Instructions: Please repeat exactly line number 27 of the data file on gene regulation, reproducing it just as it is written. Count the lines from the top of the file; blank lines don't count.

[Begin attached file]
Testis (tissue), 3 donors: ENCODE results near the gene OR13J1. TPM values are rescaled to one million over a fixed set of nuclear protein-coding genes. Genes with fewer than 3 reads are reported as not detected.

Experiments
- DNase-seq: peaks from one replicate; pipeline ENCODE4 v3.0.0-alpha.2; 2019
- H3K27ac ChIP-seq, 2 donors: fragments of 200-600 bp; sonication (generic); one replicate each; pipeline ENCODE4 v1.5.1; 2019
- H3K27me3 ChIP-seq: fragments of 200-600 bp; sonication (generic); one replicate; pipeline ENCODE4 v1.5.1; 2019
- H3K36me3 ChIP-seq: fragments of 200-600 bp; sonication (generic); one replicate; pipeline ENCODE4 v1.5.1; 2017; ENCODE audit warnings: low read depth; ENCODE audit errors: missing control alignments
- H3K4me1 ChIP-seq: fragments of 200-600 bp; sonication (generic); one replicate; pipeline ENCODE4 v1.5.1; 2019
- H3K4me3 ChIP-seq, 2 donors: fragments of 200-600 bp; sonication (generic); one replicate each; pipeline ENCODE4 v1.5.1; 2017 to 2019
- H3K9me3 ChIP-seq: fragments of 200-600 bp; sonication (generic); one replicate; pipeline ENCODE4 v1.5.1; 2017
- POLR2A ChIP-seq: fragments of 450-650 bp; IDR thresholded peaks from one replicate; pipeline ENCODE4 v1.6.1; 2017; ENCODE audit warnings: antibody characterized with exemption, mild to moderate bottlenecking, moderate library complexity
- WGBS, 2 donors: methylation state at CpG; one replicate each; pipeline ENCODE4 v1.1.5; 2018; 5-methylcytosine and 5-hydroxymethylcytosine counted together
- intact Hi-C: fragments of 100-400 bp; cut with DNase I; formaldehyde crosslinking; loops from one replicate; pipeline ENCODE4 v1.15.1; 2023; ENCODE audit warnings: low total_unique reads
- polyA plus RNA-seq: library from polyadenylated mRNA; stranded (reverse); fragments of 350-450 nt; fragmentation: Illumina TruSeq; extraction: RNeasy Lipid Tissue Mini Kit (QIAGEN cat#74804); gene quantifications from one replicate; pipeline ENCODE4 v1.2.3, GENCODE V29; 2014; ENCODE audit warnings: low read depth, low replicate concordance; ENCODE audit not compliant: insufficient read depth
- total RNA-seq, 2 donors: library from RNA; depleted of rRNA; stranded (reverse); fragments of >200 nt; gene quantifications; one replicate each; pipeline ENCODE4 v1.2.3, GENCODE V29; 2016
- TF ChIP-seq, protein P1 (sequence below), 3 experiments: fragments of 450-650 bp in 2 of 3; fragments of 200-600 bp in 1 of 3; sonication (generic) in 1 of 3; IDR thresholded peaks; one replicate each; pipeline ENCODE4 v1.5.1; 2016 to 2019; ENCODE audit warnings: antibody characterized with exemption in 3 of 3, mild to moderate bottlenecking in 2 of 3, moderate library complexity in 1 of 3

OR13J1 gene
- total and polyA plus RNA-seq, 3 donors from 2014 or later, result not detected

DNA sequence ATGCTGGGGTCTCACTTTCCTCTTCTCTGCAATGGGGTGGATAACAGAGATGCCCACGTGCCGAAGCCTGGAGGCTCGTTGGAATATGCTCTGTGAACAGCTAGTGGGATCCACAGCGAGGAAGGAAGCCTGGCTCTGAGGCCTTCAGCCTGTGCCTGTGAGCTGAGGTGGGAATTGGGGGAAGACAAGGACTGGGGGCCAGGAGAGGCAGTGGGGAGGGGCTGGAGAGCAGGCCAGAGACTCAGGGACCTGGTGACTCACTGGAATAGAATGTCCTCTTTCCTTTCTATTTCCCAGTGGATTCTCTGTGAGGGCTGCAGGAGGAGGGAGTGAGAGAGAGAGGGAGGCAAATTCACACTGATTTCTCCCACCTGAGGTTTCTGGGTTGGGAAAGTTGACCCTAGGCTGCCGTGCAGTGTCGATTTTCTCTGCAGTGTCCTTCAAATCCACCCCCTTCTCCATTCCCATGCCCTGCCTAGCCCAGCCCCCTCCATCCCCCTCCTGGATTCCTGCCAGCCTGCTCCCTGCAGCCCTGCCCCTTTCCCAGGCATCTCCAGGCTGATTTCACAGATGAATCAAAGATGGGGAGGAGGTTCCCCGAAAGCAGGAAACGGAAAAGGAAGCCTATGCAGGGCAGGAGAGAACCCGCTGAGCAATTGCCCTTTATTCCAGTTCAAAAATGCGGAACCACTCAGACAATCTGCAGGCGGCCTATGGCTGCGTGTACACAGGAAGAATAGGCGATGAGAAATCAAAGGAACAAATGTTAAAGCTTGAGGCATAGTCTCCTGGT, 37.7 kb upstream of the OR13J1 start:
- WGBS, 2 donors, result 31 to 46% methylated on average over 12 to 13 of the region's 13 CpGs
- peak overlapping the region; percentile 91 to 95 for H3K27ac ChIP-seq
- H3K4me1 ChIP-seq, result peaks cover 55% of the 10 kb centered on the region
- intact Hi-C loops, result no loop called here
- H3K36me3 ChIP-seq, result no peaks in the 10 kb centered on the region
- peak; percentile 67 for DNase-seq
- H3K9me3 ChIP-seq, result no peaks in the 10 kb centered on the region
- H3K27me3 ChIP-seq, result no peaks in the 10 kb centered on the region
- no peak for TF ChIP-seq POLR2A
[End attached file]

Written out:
- no peak for TF ChIP-seq POLR2A